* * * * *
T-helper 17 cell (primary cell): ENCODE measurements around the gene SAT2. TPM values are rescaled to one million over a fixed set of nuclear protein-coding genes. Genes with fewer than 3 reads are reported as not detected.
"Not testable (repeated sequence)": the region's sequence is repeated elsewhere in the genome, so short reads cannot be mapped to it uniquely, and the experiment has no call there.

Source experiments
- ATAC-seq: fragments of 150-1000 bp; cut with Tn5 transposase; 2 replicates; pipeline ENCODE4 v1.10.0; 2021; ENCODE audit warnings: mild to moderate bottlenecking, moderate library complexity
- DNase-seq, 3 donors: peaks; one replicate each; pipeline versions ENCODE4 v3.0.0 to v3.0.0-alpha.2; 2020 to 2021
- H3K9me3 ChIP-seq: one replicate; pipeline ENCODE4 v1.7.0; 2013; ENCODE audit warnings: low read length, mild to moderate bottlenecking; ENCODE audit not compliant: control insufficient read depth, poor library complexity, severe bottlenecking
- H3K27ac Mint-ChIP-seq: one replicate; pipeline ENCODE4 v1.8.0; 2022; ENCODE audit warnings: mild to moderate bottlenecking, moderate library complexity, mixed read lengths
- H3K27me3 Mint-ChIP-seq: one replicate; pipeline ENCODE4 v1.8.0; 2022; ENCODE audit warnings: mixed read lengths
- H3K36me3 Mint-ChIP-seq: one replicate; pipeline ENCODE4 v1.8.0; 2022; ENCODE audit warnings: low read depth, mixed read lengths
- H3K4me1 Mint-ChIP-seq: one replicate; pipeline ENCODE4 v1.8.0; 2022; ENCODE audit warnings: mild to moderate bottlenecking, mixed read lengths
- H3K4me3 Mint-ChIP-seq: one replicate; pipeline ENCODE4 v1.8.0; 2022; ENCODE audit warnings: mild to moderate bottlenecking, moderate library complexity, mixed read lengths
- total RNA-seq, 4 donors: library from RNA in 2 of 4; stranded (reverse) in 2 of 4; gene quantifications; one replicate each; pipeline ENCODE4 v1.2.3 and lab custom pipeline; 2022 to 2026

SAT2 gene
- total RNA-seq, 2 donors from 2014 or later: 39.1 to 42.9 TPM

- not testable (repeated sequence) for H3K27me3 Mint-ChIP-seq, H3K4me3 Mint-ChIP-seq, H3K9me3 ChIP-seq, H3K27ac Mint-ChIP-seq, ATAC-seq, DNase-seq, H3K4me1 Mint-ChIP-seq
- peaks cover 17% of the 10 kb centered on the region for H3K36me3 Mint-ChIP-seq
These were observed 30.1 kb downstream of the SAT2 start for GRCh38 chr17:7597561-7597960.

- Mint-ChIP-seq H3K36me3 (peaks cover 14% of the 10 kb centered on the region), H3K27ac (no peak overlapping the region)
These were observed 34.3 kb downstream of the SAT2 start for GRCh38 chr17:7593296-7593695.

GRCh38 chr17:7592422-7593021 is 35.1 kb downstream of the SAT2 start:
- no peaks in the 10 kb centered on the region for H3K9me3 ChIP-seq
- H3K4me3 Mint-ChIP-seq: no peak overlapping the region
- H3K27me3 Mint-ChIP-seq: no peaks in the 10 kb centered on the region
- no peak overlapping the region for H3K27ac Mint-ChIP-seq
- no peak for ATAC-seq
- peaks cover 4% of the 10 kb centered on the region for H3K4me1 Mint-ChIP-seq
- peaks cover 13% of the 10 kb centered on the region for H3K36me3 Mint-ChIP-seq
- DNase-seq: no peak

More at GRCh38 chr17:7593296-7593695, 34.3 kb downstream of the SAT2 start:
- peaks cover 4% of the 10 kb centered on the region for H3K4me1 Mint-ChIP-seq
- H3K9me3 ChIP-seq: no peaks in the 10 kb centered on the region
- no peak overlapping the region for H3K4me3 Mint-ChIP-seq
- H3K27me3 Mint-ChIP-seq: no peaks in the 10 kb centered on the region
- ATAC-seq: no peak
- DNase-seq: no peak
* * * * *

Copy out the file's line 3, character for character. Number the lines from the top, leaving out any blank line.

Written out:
Source experiments